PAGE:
Gregory Bull/AP
Drivers in San Diego pass a display showing an Amber Alert, asking motorists to be on the lookout for James Lee DiMaggio's vehicle. The alert helped authorities track and find DiMaggio and teenager Hannah Anderson.

Amber Alerts: How successful have they been in saving abducted kids?

Amber Alerts, which played a key role in the rescue of Hannah Anderson from her alleged abductor James Lee DiMaggio, have helped save more than 600 kidnapped children. New technology and social media have expanded this successful program.

When teenager Hannah Anderson went missing a week ago – thought to have been abducted by a family friend, an older man named James Lee DiMaggio – the first way many people in southern California knew about it was through an insistent, blaring text message on their cell phone.

To some, especially if they were driving at the time, it was an annoying interruption they scrambled to silence. But many others switched on their TVs to learn more details of the case, in fact becoming part of the search as they began keeping an eye out for Mr. DiMaggio’s blue Nissan Versa automobile, California license number 6WCU986.

Over the next several days, dozens of callers phoning in to the Amber Alert tip line – the system that had broadcast the message via television and flashing roadside signs as well as to thousands of smart phone owners – helped police focus the search on what looked to be a route up a rural two-lane highway through northern California and then Oregon into Idaho.

Amber Alert played one last key role in the drama Saturday evening when an FBI tactical team found DiMaggio and the girl camped in a rugged, heavily-forested wilderness area about 70 miles northeast of Boise, rescuing the girl and shooting and killing her alleged abductor in what law enforcement officials described as a “confrontation.”

Two days earlier, a man on horseback had seen the girl and the man with camping gear, chatting briefly with them but unaware of who they might be. When he got home and saw TV reports about what was being described as an abduction, he called the Amber Alert tip line, then provided officials with the location where the pair was found.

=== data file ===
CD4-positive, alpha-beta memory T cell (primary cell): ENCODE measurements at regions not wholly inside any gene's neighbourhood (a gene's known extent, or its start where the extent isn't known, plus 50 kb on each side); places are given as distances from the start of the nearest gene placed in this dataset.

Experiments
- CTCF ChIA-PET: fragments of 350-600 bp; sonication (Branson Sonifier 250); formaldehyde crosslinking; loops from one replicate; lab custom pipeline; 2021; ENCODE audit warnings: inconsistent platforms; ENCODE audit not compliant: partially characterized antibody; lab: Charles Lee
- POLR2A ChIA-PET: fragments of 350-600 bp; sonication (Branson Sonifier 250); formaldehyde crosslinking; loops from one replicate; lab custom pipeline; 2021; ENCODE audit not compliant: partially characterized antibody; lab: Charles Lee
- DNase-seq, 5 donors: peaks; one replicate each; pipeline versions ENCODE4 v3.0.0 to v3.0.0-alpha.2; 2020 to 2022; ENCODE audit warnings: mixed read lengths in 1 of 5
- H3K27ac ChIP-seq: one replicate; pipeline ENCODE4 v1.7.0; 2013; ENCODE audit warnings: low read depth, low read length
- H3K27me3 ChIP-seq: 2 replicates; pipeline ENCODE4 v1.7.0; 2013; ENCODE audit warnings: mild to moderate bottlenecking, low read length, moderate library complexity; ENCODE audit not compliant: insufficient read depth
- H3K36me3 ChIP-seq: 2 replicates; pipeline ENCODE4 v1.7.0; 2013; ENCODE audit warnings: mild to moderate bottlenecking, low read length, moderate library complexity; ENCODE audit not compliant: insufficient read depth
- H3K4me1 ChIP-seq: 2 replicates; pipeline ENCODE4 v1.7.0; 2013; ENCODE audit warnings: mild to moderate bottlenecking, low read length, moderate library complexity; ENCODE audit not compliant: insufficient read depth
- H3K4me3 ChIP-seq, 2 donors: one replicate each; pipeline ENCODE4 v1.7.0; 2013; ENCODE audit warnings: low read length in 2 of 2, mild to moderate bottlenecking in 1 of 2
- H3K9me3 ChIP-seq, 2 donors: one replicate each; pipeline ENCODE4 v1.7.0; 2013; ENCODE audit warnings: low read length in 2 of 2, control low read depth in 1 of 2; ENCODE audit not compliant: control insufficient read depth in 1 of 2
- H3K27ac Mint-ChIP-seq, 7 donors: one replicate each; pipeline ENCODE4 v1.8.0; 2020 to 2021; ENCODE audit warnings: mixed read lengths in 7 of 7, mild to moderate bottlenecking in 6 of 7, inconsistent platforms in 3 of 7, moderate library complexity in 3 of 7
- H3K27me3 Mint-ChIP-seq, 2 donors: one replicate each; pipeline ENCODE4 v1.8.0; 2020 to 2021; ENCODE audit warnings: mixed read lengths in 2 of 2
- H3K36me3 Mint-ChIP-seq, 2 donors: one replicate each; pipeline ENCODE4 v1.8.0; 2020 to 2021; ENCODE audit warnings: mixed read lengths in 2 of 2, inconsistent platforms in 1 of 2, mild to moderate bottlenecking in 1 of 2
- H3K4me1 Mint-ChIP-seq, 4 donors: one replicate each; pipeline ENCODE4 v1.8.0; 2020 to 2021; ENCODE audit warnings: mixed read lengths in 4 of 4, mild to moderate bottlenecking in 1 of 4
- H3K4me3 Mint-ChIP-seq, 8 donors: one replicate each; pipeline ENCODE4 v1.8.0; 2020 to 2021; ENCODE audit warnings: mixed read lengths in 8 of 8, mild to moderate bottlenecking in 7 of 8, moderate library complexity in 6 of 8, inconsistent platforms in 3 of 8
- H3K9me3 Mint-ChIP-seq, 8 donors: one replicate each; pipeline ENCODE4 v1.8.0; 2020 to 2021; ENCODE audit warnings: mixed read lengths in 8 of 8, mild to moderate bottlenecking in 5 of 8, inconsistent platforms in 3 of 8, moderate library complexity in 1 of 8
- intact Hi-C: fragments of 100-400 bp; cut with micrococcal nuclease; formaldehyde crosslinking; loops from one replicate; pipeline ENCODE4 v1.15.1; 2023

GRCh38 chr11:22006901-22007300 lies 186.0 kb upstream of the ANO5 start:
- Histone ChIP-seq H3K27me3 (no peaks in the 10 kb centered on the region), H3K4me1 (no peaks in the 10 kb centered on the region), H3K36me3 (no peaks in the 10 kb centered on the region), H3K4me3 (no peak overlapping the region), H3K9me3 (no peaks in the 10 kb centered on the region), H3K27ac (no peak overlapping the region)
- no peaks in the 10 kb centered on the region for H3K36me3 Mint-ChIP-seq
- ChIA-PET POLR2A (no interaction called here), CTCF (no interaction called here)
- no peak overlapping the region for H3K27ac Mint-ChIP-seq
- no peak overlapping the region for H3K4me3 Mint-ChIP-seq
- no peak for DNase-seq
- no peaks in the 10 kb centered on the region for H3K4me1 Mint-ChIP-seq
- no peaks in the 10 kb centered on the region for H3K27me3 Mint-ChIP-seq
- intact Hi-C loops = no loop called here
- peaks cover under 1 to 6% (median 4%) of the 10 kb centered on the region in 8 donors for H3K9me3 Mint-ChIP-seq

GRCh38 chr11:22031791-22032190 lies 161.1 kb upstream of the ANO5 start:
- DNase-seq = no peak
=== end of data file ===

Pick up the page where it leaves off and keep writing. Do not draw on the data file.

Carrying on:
In the end, it was one of many such Amber Alert stories resulting in the successful recovery children who may have been traumatized by their abduction but at least were returned to their families.

The Amber Alert program was set up in 1996 following the abduction and murder of nine-year-old Amber Hagerman in Arlington, Texas. “Amber” is also an acronym: “America’s Missing: Broadcast Emergency Response.” (For this reason, it’s also written as “AMBER.”)

The program is described by the nonprofit National Center for Missing & Exploited Children as “a voluntary partnership between law-enforcement agencies, broadcasters, transportation agencies, and the wireless industry, to activate an urgent bulletin in the most serious child-abduction cases.”

The program, which is coordinated by the US Department of Justice, is now active in all 50 states, the District of Columbia, Puerto Rico, and the Virgin Islands.

Over the years, according to the Nation Center, Amber Alerts have resulted in 656 successful recoveries of children.

With advances in computer and communications technology, as well as in social media, new ways of disseminating Amber Alerts have evolved.

“ Radio and TV, lottery and highway signs, airports and truck stops, Yahoo, Facebook and AOL, are all part of the AMBER Alert system of getting information about a missing child to people in the very locality in which she was abducted or last seen,” according to the Justice Department.

Most recently, that has included Google.

“This innovative and exciting new partnership will provide real-time AMBER Alert updates to users of Google Map and Google Search features,” Justice Department official Mary Lou Leary said in announcing this step last November. “Because we know a child’s chances for a safe recovery are greater when resources are mobilized quickly, Google Public Alerts will help to ensure a rapid response in the first critical hours after a child goes missing.”

This year, Amber Alerts were added to the nationwide Wireless Emergency Alert program – which is why “Government Alerts” (including “AMBER Alerts” and “Government Alerts”) now appear in the “settings>notifications” of new Apple iPhones and other smart phones, where they can be manually switched on or off.

If the system knows where you are based on the GPS capability of your phone, it sends you Amber Alert messages for the area in which you’re located.

“This has already been successful,” writes National Center for Missing & Exploited Children CEO John Ryan on the organization’s website. “In February, an 8-month-old baby was abducted during a home invasion in Minneapolis. She was safely recovered when a young woman received the AMBER Alert on her phone, saw the car parked across the street and called police.”

On Sunday, an Amber Alert was issued in Rhode Island for a 2-year-old boy state police say was taken by the suspect in a double homicide.

An Amber Alert has been issued for Isaih Perez, who was discovered missing from a Johnston, R.I., home at 5:20 a.m. Sunday, according to the Associated Press. Authorities say they believe 22-year-old Malcolm Crowell of Providence has the boy. They say he should be considered armed and dangerous.

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